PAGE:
Surface Machinery and Methods for Oil-Well Pumping Page: 77
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The steel rods may be old bent sucker rods from wells and the
condition of old drilling cables differ widely. One driller dis-
cards a drilling cable much sooner than another; one discarded
drilling cable may have been subjected to much more severe service
than another. Some operators using old steel cable for shackle lines
claim that when each shackle line is made from about equal lengths
of right lay and left lay cable babbitted together, the line has less
A section of cable is often inserted into a long rod line to
take up the " pound." If many pieces of steel cable are used in one
shackle line, the couplings are usually made by babbitting the ends
together within a short piece of pipe. The connections at the jack
and the power ends are usually similar.
The wooden sucker rods, once commonly used for shackle lines,
are made of octagon hickory or ash in lengths of 16 feet to 22 feet
and diameters of 1 inches to 2 inches, with forged wrought-iron
couplings riveted on the ends. After the wood has lost its life,
many of these wooden rods become brittle and break, necessitating
Steel rods or pull rods, as used for shackle lines, are generally
made of round steel in lengths of 20 feet, 25 feet, and 30 feet, in
diameters ranging from z inch to 1 inch, with upset ends con-
nected by a 2-piece rod clamp held together by one or more bolts.
Steel sucker rods with steel box and pin connections with wrench
square, or the type with pins on both ends connected by a common
malleable-iron boxing, are often used for shackle lines.
Some oil companies have adopted the policy of using new sucker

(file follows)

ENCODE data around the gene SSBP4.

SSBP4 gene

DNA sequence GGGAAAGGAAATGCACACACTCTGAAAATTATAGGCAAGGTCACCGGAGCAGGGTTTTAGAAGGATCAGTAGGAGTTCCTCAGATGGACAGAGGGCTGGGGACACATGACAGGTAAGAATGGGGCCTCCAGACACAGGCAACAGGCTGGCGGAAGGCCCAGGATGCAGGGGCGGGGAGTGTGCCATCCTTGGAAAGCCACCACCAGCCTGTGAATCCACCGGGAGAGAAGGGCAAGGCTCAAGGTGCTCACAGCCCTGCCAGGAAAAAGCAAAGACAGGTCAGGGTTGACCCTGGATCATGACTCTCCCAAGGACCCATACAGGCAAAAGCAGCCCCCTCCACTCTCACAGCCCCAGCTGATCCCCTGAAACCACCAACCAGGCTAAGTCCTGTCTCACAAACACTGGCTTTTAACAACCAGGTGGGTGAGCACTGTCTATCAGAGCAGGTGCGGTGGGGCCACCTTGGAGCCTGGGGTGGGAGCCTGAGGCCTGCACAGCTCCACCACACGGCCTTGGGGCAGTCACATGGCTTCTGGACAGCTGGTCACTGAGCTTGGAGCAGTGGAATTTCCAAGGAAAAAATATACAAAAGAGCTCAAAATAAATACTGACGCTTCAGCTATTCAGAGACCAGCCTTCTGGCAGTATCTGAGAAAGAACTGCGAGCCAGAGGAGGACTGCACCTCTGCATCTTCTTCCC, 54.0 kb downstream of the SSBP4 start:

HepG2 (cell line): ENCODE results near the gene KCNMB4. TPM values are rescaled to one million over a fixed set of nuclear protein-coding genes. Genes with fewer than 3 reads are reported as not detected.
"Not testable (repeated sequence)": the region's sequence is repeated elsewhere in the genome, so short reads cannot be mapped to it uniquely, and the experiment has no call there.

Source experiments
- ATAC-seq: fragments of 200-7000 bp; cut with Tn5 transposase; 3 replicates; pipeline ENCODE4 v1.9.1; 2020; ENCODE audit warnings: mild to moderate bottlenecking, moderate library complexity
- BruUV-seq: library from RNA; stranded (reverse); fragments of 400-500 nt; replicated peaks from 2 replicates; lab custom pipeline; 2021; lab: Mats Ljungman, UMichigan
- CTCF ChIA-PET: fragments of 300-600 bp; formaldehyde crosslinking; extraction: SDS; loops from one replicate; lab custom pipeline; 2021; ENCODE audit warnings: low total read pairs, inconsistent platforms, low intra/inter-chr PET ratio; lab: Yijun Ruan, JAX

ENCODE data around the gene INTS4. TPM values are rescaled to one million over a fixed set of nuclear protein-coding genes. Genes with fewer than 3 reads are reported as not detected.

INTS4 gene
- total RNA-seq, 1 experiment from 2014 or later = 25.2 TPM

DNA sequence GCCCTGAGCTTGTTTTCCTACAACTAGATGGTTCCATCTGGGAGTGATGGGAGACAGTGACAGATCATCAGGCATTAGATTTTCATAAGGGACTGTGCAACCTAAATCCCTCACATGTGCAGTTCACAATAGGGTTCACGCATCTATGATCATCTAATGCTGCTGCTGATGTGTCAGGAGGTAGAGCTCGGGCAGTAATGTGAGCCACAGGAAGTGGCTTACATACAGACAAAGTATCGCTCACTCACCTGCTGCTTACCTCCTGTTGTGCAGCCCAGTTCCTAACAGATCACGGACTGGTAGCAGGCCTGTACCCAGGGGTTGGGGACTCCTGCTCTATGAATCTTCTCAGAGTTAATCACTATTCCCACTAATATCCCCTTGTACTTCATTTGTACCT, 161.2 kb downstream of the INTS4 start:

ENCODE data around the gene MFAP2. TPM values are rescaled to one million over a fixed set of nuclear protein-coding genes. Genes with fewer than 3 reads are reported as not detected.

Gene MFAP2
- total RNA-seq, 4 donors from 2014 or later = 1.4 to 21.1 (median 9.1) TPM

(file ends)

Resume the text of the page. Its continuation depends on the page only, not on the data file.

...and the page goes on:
rods in the wells as pump rods, which they later remove for shackle-
line service and replace with new rods. This practice is probably
based on the theory that it is easier to repair rod breakage in the
shackle lines on the surface than in the well, where breakage will
probably mean a " fishing " job and perhaps pulling the tubing.
Much of the breakage of steel-rod shackle lines is due to the use
of rods that do not have enough support or have been bent.
SHACKLE-INE STRUCTURES AND) EQUIPMENT.
The power or jack plant, and the machinery, shackle line, and jack
are generally standard and are purchased from oil-well supply com-
panies, but the shackle-line structures are usually designed and built
by the operating oil company. This results in a multiplicity of
designs and a variety of material unequaled in any other class of
Shackle-line structures may be classified as: 1, Equipment that is
used to take a well off or put it on the power; 2, equipment that
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George, H. C. Surface Machinery and Methods for Oil-Well Pumping, report, 1925; Washington D.C.. (digital.library.unt.edu/ark:/67531/metadc12407/m1/106/: accessed April 27, 2017), University of North Texas Libraries, Digital Library, digital.library.unt.edu; crediting UNT Libraries Government Documents Department.